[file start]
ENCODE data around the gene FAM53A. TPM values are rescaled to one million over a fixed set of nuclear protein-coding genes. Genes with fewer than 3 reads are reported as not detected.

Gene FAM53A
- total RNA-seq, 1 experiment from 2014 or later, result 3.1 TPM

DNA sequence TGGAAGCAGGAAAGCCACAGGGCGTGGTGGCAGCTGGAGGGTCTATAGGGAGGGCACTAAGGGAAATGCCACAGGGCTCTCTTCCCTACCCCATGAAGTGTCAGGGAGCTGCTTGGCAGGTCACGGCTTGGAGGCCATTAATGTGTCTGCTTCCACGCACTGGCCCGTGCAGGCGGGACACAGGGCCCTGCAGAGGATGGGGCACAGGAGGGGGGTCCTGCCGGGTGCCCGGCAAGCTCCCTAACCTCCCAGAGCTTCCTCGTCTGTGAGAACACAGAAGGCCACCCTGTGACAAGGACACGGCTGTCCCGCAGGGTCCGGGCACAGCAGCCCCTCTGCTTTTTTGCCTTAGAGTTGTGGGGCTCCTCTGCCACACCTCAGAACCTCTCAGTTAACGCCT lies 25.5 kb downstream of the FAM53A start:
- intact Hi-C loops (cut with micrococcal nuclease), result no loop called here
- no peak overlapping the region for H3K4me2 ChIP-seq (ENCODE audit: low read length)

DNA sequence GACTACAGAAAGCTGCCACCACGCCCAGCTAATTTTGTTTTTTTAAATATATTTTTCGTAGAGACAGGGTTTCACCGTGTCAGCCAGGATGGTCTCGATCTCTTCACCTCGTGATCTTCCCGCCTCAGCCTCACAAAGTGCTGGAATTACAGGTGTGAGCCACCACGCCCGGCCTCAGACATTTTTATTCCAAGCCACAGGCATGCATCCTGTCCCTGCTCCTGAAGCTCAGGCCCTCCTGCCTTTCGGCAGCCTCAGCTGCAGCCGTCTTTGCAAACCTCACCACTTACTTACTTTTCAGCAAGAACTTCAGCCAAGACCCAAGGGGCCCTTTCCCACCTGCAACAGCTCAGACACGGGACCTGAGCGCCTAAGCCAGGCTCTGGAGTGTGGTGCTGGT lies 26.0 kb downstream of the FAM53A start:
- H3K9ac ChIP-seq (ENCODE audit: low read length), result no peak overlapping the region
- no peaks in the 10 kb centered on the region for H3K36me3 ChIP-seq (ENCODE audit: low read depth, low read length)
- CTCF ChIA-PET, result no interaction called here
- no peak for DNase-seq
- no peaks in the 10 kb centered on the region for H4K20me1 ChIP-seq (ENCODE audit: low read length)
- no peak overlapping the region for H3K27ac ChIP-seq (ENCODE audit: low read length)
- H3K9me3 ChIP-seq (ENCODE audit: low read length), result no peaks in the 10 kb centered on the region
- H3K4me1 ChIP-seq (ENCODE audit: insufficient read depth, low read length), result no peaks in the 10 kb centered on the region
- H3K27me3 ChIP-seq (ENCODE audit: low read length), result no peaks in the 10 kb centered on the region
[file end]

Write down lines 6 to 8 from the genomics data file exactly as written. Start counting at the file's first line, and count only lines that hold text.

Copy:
- no peak overlapping the region for H3K4me2 ChIP-seq (ENCODE audit: low read length)

DNA sequence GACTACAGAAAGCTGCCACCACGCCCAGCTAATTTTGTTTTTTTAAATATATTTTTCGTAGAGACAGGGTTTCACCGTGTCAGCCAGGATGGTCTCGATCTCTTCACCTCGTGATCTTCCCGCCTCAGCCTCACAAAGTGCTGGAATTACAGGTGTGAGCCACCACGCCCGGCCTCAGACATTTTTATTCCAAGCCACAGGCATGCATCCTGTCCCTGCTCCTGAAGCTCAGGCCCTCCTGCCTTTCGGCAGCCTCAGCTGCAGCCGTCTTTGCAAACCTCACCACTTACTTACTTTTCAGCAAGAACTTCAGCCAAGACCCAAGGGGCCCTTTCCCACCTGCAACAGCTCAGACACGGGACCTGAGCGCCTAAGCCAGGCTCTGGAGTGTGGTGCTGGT lies 26.0 kb downstream of the FAM53A start:
- H3K9ac ChIP-seq (ENCODE audit: low read length), result no peak overlapping the region